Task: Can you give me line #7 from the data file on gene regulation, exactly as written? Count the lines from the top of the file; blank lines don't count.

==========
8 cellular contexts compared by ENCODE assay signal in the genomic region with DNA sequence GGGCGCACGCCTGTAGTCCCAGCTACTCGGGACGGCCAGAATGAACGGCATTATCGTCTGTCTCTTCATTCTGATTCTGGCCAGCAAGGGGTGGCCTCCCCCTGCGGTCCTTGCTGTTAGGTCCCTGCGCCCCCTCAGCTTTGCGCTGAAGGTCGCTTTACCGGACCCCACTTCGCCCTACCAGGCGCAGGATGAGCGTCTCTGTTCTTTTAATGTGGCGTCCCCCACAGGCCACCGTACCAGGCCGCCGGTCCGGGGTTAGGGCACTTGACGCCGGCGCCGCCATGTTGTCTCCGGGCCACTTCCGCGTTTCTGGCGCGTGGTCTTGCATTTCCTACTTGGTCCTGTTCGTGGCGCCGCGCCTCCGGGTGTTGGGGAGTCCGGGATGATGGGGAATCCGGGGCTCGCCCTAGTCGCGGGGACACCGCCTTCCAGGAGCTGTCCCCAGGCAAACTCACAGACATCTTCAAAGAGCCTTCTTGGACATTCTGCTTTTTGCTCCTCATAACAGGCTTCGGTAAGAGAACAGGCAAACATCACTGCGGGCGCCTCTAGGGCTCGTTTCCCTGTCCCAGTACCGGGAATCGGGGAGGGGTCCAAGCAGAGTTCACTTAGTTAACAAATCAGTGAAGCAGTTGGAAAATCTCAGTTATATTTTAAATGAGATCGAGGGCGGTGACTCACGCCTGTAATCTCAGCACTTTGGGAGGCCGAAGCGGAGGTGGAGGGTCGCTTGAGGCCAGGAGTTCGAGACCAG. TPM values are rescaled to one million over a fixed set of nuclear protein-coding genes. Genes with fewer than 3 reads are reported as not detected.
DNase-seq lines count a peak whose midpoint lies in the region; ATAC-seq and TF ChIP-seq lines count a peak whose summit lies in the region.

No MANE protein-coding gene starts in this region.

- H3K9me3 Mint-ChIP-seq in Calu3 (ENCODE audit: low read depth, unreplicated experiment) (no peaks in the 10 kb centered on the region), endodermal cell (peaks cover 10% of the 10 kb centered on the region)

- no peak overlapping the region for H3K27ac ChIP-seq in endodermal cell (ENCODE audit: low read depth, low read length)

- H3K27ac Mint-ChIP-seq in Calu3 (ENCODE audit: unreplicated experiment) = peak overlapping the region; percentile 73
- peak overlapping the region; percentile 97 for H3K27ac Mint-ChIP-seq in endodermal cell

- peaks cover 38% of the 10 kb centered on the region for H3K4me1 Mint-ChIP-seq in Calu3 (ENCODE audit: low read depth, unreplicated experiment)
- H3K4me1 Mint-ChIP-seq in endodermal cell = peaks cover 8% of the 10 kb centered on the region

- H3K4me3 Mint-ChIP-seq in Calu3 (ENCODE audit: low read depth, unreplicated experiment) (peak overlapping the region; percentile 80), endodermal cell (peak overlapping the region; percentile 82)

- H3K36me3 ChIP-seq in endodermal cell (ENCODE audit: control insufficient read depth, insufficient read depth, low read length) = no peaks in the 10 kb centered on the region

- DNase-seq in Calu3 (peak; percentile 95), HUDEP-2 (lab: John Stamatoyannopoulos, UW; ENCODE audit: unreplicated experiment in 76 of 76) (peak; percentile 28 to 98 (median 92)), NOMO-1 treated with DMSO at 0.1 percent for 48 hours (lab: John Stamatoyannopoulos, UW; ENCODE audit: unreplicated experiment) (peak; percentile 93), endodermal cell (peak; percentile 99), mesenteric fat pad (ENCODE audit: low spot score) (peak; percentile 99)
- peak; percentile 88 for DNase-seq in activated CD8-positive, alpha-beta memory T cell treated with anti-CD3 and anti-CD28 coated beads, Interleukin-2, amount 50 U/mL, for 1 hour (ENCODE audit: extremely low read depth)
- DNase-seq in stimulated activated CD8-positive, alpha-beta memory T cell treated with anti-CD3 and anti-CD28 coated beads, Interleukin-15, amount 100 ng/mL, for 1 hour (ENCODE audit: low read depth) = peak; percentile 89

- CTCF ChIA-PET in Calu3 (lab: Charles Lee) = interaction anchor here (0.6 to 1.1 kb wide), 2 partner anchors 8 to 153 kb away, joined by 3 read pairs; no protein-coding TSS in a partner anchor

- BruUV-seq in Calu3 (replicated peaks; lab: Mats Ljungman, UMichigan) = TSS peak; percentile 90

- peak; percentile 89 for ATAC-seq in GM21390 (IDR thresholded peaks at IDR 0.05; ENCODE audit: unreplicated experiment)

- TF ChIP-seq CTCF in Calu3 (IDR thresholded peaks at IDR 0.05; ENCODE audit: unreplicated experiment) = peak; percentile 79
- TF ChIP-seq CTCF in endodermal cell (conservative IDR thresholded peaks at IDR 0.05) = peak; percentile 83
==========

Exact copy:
- peak overlapping the region; percentile 97 for H3K27ac Mint-ChIP-seq in endodermal cell